From the beginning Dr. Lion courted the Refugee organisations here in Britain as a means of attracting children to the school. Many of these Refugee organisations did recommend the school to parents who could pay the fees, but mostly they couldn’t and many of these organisations became responsible for the care of these children. Mr. Walter Schwab who taught for ten months at the school in 1935 remembered Dr. Lion’s visits to his mother Mrs Anna Schwab. She was the chairman of the Hospitality Committee of the Jewish Refugee Committee, whose function it was to find homes for those refugees who did not have relations or friends to give them lodging or board. Dr. Lion used to visit his parents at home or at the refugee office in London, at least once a month, to organise the placement of children at the school, fees being paid for by the refugee committee.

After the crisis in Germany in November 1938, many more children were sent to the school via the Refugee organisations, including The Movement for the Care of Children from Germany, Inter-Aid Committee for Germany, Christian Council for Refugees from Germany and Central Europe, The Nicholas Winton Kindertransport from Czechoslovakia, The Mayor of Guildford’s Committee for Refugees and others.

During the war years, children continued to be referred and placed at Stoatley Rough School by the Refugee organisations, including a number of children who had disastrous experiences with their English foster families.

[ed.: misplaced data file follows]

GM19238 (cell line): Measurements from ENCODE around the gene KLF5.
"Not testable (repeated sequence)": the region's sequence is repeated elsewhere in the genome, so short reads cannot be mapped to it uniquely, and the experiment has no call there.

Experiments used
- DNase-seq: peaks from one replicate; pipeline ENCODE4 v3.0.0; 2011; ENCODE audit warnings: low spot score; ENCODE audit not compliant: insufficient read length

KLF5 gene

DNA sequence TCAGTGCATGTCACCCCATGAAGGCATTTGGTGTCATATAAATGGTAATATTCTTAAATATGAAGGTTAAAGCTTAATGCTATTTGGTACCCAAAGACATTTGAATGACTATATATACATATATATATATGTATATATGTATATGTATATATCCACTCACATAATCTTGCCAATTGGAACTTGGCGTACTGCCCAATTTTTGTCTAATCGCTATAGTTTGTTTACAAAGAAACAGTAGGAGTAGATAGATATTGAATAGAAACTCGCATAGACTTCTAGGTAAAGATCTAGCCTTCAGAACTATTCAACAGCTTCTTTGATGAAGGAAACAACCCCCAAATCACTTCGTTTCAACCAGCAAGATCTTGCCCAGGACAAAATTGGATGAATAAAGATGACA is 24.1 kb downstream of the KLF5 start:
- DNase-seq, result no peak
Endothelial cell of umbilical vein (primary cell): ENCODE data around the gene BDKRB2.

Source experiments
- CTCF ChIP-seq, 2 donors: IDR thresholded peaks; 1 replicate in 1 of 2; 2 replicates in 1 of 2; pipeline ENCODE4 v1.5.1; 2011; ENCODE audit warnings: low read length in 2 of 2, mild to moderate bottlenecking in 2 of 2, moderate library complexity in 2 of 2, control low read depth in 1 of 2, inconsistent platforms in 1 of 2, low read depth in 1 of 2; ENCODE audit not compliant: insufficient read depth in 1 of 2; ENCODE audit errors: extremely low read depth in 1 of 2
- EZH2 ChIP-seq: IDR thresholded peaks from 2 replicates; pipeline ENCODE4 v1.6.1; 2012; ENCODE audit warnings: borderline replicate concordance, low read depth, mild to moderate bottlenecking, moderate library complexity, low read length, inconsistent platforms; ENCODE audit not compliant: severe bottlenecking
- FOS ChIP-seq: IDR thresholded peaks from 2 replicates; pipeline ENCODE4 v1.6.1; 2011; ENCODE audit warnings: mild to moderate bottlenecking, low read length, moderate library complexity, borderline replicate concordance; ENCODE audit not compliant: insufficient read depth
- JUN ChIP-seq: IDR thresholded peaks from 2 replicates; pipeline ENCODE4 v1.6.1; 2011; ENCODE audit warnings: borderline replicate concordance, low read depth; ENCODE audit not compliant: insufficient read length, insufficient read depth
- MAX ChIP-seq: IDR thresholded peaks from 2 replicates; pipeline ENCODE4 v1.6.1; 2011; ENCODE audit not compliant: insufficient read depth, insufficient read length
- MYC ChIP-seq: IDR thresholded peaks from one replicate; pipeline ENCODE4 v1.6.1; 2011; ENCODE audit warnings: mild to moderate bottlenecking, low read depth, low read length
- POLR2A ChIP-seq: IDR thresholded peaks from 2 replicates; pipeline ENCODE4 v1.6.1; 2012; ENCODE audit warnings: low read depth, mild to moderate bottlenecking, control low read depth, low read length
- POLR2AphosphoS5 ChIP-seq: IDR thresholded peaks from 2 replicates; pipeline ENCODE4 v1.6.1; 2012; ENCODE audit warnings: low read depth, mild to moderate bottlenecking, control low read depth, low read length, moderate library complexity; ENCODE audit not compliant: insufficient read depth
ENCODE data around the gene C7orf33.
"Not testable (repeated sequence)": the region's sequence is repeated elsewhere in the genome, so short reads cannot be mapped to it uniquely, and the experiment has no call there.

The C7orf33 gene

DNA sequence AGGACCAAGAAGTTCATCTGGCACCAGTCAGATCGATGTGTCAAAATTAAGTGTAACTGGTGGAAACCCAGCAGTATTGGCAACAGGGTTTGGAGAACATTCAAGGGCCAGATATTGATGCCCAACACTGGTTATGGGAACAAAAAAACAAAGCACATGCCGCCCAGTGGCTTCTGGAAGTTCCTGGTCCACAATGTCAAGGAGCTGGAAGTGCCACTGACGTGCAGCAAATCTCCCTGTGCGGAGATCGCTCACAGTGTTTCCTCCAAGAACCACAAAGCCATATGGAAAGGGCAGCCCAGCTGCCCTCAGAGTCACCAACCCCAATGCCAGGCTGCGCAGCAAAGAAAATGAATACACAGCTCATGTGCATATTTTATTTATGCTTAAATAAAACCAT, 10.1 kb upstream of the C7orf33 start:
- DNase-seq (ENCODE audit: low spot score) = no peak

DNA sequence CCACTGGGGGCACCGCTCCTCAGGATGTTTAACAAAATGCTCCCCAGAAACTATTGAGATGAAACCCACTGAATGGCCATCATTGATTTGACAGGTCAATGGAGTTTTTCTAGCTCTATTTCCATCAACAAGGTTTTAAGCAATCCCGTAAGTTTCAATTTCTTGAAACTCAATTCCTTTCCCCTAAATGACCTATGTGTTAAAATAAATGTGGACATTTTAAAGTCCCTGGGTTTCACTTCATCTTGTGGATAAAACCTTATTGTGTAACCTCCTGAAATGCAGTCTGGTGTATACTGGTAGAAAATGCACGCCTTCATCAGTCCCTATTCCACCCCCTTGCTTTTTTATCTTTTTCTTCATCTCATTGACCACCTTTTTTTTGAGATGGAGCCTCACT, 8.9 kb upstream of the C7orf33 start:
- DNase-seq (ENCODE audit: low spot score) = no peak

English children were also accepted at this time and there were two or three English pupils at any one time, but it was a special philanthropic parent who sent their children to Stoatley Rough School during these years and later during the war.

Ruth Bayer 14 yrs

Elisabeth Bing 16 yrs

Berthold Bronheim 14 yrs

Eva Cassel 14 yrs

Lilly Cassel 15 yrs

Beate Frankfurther 12 yrs

Felix Frankfurther 14 yrs

Martin Friedenfeld 10 yrs

Gertrud Gans 19 yrs

Peter Gaupp 11 yrs

Barbara Gerstenberg 16 yrs

Marianne Glucksmann 17

Peter Glucksmann 17 yrs

Mona Goettel 7 yrs

Karla Hagen 16 yrs

Inge Hamburger 17 yrs

Susi Horn 12 yrs

Edith Hubacher 16 yrs

Uli Hubacher 10 yrs

Hanna Klein 12 yrs

Kaethe Klein 13 yrs

Ludwig Klein 14 yrs

Siegbert Klein 15 yrs

Hanni Kochler

Lore Kretzmer 16 yrs

Gunther Lepmann 17 yrs

Elisabeth Loeser 16 yrs

Beate Lux 9 yrs

Beate Maier 12 yrs

Edith Marx 11 yrs

Inge Mendelsohn 17 yrs

Liesel Neufeld 16 yrs

Trudi Neufeld 18 yrs

Hans Oppenheimer 16 yrs

Hans Pachmayer 17 yrs

Heinrich Pachmayer 17 yrs

Ursel Paulsen 12 yrs

Renate Pniower 12 yrs

Marianne Ruben 7 yrs

Thomas Ruben 9 yrs

Hans Jurgen Schleimer 10 yrs

Inge Schleimer 13 yrs

Marianne Simmel

Micha Strauss 11 yrs

Peter Strauss 9 yrs

Georg Wallis 16 yrs

Helga Weissrock 11 yrs

Ruth Weissrock 12 yrs

Ernst Wohlgemuth 16 yrs

Lilly Wohlgemuth 14 yrs

Gerhard Wolff 13 yrs

Thea Wolff 15 yrs